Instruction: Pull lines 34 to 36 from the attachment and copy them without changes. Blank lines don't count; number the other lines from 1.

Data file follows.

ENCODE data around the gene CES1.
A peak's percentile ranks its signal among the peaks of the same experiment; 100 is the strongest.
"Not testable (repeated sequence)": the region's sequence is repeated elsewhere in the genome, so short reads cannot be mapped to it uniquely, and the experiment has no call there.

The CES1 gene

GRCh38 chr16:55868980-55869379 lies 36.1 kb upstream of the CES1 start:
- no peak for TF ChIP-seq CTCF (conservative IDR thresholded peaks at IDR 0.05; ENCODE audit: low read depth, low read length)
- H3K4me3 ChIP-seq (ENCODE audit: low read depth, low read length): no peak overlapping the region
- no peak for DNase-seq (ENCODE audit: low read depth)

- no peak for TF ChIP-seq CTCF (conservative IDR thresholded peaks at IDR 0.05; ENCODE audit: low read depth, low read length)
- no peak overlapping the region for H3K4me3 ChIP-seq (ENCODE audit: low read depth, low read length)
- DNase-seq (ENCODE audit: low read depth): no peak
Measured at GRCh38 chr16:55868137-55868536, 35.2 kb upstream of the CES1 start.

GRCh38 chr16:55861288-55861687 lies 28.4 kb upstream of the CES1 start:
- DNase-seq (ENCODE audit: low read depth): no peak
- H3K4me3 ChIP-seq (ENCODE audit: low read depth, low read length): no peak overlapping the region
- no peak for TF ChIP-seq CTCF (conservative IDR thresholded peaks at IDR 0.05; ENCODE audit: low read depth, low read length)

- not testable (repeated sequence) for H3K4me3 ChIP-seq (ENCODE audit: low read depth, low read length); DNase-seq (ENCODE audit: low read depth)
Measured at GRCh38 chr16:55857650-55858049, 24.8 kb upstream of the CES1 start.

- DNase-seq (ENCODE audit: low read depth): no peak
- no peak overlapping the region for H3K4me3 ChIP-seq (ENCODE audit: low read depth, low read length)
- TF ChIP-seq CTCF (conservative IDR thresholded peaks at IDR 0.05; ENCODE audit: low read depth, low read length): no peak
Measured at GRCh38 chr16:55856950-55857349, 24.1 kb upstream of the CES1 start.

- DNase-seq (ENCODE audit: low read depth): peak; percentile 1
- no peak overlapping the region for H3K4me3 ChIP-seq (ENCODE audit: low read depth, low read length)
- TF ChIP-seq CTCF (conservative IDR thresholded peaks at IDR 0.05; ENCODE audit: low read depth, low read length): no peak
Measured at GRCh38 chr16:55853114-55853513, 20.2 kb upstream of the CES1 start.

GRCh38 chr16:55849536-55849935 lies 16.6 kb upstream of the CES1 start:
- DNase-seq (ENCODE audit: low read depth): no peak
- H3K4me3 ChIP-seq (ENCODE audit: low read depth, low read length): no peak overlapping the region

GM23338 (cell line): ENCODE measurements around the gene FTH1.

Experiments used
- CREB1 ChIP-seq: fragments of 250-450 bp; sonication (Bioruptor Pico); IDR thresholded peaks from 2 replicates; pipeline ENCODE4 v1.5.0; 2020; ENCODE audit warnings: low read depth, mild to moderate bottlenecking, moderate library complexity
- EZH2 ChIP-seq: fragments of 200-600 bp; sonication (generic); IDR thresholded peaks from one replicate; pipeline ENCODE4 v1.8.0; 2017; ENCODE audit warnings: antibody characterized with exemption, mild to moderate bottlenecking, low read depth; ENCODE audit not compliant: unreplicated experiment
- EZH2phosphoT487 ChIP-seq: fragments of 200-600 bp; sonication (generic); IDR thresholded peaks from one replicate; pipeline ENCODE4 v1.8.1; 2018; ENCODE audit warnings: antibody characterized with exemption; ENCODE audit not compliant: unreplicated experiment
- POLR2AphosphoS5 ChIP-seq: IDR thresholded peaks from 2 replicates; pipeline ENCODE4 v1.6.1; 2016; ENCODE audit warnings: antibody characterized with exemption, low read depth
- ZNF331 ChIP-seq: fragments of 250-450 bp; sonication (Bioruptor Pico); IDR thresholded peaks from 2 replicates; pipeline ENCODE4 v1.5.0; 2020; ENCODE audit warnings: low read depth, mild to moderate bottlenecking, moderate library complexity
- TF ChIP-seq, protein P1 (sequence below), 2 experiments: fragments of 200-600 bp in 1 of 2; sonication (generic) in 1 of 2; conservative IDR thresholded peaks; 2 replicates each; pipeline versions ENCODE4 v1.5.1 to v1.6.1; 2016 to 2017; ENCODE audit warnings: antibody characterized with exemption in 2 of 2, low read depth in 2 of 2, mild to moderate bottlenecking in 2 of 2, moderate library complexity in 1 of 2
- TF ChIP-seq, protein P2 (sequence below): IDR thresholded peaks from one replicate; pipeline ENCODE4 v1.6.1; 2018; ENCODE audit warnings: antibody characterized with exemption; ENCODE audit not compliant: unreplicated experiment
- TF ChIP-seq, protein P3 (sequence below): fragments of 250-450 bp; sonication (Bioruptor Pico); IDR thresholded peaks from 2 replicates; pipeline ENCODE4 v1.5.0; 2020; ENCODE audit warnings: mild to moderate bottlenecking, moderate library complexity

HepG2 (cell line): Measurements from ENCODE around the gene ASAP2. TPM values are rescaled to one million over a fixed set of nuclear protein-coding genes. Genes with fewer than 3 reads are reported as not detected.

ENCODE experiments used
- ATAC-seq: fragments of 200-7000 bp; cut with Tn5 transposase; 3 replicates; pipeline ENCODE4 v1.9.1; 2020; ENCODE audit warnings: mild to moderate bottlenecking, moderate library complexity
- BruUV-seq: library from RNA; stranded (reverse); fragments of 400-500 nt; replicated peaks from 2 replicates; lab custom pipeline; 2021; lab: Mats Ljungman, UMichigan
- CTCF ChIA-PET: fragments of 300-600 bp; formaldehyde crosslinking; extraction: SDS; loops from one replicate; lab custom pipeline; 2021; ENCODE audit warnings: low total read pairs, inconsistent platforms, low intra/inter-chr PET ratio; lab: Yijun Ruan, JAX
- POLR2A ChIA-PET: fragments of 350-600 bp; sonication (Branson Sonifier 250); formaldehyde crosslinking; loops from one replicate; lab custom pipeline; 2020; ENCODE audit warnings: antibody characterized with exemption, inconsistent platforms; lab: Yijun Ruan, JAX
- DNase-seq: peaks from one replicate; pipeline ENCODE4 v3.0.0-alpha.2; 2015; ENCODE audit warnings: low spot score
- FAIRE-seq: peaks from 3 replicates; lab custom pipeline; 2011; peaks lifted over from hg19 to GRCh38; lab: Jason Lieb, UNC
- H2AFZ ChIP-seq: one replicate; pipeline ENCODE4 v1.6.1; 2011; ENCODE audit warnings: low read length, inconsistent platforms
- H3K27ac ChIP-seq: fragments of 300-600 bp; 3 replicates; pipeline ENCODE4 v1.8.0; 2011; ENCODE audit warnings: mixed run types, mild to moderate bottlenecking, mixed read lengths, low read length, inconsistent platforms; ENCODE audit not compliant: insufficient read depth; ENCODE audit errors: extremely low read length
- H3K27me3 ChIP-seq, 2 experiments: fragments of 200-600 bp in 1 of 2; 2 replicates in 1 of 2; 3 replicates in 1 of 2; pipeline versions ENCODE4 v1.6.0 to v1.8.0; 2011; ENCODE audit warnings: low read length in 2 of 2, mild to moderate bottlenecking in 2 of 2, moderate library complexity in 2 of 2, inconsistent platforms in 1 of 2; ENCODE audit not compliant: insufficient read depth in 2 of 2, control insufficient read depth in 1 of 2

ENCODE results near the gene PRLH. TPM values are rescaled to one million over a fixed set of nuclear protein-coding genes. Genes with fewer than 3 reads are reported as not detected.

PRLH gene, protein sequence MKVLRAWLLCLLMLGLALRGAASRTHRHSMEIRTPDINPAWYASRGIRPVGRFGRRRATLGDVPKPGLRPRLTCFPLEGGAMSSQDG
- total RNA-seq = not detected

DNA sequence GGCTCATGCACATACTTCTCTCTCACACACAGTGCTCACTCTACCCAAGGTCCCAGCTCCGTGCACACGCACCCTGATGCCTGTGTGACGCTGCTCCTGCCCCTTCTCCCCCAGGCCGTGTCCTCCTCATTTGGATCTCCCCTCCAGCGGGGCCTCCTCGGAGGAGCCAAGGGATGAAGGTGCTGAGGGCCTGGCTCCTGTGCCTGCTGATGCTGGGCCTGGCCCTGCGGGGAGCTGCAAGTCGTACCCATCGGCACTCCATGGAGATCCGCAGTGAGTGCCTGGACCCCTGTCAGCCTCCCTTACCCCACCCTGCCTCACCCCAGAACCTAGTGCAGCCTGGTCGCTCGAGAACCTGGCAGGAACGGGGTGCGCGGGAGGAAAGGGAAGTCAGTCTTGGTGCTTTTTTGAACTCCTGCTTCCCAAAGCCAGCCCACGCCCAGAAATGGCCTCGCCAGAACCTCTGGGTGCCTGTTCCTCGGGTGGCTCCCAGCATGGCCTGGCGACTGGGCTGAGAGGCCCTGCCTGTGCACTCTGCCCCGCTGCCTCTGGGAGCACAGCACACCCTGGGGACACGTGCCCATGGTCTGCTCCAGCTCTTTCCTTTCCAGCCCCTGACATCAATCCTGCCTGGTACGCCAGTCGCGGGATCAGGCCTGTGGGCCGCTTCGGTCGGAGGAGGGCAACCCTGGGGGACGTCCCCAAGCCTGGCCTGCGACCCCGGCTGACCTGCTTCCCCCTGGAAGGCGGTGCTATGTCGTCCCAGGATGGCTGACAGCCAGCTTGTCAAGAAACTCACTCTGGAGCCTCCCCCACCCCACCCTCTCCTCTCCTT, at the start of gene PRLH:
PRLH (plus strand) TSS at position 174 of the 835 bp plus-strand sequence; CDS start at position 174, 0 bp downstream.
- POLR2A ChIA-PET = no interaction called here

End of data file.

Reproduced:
- EZH2phosphoT487 ChIP-seq: fragments of 200-600 bp; sonication (generic); IDR thresholded peaks from one replicate; pipeline ENCODE4 v1.8.1; 2018; ENCODE audit warnings: antibody characterized with exemption; ENCODE audit not compliant: unreplicated experiment
- POLR2AphosphoS5 ChIP-seq: IDR thresholded peaks from 2 replicates; pipeline ENCODE4 v1.6.1; 2016; ENCODE audit warnings: antibody characterized with exemption, low read depth
- ZNF331 ChIP-seq: fragments of 250-450 bp; sonication (Bioruptor Pico); IDR thresholded peaks from 2 replicates; pipeline ENCODE4 v1.5.0; 2020; ENCODE audit warnings: low read depth, mild to moderate bottlenecking, moderate library complexity